Domain Internet Groper (DIG) is a flexible tool for interrogating DNS name servers. It performs DNS lookups and displays the answers that are returned from the name server(s) that were queried. Most DNS administrators use dig to troubleshoot DNS problems because of its flexibility, ease of use and clarity of output. Other lookup tools tend to have less functionality than dig.
Source: MAN DIG
- Type A - Returns a 32-bit IPv4 address, most commonly used to map hostnames to an IP address of the host.
- Type AAAA - Returns a 128-bit IPv6 address, most commonly used to map hostnames to an IP address of the host.
- Type NS - Delegates a DNS zone to use the given authoritative name servers
- Type CNAME - lias of one name to another: the DNS lookup will continue by retrying the lookup with the new name. This helps when running multiple services (like an FTP and a webserver; each running on different ports) from a single IP address. Each service can then have its own entry in DNS (like ftp.example.com. and www.example.com.). Network administrators also use CNAMEs when running multiple HTTP servers on the same port, with different names, on the same physical host. This however requires host headers support for the two sites to both listen on the default port (port 80).
- Type SOA - Specifies authoritative information about a DNS zone, including the primary name server, the email of the domain administrator, the domain serial number, and several timers relating to refreshing the zone.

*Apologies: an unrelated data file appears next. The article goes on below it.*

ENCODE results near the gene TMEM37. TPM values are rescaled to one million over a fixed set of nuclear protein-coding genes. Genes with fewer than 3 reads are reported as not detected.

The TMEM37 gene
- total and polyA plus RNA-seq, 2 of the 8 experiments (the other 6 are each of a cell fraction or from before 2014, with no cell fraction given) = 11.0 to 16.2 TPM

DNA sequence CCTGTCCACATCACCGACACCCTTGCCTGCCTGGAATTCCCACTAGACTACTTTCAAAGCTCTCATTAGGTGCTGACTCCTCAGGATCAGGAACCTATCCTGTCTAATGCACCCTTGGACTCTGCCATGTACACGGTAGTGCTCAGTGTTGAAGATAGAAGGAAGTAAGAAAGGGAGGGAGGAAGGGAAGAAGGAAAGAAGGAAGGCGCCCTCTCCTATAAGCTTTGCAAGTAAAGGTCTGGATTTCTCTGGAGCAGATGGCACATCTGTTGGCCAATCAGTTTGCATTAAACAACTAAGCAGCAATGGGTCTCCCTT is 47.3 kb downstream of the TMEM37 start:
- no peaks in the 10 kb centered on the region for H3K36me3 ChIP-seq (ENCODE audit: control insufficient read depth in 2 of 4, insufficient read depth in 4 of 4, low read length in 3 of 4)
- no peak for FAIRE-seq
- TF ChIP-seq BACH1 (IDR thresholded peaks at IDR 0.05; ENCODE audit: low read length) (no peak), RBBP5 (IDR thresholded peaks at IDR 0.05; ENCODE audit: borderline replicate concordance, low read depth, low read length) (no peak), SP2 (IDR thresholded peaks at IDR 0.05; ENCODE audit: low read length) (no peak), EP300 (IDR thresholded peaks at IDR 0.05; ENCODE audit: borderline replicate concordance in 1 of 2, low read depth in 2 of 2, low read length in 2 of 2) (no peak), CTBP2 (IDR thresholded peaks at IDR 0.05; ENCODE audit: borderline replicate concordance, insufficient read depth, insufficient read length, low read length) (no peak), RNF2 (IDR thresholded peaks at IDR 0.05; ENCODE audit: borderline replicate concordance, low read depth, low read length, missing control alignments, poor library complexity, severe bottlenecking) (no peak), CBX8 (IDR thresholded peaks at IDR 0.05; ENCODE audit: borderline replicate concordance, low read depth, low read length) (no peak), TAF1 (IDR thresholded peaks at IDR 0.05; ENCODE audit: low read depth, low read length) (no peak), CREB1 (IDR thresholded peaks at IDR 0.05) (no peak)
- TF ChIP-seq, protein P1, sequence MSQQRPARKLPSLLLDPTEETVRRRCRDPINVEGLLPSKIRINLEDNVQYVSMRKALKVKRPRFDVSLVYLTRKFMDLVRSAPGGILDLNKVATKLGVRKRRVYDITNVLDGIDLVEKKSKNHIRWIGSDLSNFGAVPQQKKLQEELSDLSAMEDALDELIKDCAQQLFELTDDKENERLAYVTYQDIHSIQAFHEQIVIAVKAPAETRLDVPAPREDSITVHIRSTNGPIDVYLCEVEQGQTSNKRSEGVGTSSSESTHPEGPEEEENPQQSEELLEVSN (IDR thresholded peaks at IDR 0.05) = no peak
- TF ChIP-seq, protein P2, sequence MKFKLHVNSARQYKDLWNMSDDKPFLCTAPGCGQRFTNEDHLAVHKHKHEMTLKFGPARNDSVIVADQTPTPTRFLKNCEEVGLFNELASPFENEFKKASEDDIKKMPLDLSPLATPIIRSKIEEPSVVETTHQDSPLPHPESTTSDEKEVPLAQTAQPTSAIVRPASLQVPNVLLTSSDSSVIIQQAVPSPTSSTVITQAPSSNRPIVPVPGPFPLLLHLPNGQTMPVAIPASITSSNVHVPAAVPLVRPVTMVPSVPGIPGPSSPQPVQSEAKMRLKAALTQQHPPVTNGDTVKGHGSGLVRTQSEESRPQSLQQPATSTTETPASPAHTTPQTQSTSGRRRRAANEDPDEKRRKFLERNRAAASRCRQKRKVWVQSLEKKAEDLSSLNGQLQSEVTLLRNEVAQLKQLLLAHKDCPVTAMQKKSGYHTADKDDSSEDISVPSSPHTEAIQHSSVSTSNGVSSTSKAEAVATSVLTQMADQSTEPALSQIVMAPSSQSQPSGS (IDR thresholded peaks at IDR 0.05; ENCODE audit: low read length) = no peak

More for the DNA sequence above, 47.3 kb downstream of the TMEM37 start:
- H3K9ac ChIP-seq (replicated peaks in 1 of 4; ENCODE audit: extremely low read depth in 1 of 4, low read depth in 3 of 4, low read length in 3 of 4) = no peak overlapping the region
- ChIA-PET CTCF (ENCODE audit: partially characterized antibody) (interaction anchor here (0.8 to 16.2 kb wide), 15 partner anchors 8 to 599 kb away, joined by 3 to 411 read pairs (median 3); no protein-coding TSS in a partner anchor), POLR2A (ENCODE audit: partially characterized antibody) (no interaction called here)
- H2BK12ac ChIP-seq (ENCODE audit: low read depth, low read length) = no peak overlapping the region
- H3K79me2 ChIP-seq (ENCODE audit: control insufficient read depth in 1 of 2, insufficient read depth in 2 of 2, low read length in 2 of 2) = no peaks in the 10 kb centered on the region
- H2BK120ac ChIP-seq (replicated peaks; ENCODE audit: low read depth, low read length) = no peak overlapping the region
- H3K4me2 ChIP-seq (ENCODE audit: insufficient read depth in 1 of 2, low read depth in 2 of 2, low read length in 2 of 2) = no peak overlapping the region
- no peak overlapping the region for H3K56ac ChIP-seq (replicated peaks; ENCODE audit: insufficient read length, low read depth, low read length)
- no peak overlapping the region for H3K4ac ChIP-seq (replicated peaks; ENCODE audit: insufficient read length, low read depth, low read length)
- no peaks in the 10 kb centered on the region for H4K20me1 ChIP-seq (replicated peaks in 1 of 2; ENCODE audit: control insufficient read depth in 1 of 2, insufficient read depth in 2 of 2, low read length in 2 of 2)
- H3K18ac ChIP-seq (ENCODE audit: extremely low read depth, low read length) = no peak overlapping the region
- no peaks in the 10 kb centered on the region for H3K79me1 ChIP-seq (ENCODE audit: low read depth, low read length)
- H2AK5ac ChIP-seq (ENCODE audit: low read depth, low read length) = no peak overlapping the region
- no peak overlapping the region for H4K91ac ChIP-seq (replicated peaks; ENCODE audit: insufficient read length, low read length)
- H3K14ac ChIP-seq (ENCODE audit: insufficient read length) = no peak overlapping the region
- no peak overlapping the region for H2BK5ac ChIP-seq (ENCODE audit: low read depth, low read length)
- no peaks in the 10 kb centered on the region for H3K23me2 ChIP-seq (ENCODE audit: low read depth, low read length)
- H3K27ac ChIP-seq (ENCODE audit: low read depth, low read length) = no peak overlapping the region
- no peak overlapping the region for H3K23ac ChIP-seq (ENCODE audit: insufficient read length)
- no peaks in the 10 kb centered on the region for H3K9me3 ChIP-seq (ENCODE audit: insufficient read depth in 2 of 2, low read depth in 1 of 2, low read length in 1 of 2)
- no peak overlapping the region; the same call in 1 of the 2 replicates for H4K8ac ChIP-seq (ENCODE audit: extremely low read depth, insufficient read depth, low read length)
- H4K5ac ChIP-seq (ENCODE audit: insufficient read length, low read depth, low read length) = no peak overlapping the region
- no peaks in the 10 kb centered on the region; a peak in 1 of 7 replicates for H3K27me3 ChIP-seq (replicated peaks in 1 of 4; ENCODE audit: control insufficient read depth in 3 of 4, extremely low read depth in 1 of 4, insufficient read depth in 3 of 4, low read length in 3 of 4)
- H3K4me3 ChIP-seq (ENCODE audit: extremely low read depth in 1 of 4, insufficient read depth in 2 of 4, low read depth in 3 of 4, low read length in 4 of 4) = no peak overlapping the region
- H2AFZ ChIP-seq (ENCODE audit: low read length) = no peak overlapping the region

- Type PTR - Pointer to a canonical name. Unlike a CNAME, DNS processing does NOT proceed, just the name is returned. The most common use is for implementing reverse DNS lookups by putting a PTR record for a hostname in the in-addr.arpa. domain that corresponds to an IP address. For example (at the time of writing), www.icann.net has the IP address 184.108.40.206, but a PTR record maps 220.127.116.11.in-addr.arpa to its canonical name, referrals.icann.org.
- Type MX - Maps a domain name to a list of mail exchange servers for that domain
- Type TXT - Originally for arbitrary human-readable text in a DNS record. Since the early 1990s, however, this record more often carries machine-readable data, such as specified by RFC 1464, opportunistic encryption, Sender Policy Framework and DomainKeys.
- Type HINFO - an special HINFO record gives a description of the type of computer/OS a host uses
- Type ANY - Not a valid record type, but specifically a query type for DIG, NSLookup and tools alike. These queries request the tool to retrieve any information possible.